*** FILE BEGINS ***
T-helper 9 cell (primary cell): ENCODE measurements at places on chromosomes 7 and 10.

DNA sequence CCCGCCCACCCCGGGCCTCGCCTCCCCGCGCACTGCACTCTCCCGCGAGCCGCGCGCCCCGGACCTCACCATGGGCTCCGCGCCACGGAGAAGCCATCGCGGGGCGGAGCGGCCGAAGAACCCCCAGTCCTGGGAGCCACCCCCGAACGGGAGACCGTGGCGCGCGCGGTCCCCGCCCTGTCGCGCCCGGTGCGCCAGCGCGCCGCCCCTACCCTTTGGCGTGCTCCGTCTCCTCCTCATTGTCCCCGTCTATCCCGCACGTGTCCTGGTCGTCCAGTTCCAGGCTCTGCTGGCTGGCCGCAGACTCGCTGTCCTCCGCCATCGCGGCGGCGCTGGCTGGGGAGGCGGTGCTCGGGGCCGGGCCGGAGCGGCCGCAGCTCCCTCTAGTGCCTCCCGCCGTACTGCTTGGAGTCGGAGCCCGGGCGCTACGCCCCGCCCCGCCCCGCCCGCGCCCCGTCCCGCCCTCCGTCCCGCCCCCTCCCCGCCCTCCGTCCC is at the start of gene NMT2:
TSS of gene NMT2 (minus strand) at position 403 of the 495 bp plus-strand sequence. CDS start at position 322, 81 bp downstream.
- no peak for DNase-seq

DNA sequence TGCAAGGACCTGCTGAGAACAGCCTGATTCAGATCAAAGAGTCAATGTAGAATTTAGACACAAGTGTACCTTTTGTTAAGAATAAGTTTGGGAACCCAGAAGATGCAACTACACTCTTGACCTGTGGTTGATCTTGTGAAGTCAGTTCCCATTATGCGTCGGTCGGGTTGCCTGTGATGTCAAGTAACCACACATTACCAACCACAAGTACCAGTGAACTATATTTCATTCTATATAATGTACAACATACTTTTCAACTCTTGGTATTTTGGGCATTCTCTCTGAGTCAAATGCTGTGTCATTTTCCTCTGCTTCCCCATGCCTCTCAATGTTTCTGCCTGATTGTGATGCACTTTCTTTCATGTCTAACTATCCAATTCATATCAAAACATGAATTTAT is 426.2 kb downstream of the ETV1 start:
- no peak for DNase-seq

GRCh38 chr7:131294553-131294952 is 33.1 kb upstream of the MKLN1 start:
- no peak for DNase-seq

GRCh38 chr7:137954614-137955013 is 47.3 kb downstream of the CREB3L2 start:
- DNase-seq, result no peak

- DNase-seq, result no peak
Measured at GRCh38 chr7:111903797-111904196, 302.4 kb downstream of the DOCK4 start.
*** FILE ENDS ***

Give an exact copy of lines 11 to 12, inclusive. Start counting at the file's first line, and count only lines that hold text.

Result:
- DNase-seq, result no peak
Measured at GRCh38 chr7:111903797-111904196, 302.4 kb downstream of the DOCK4 start.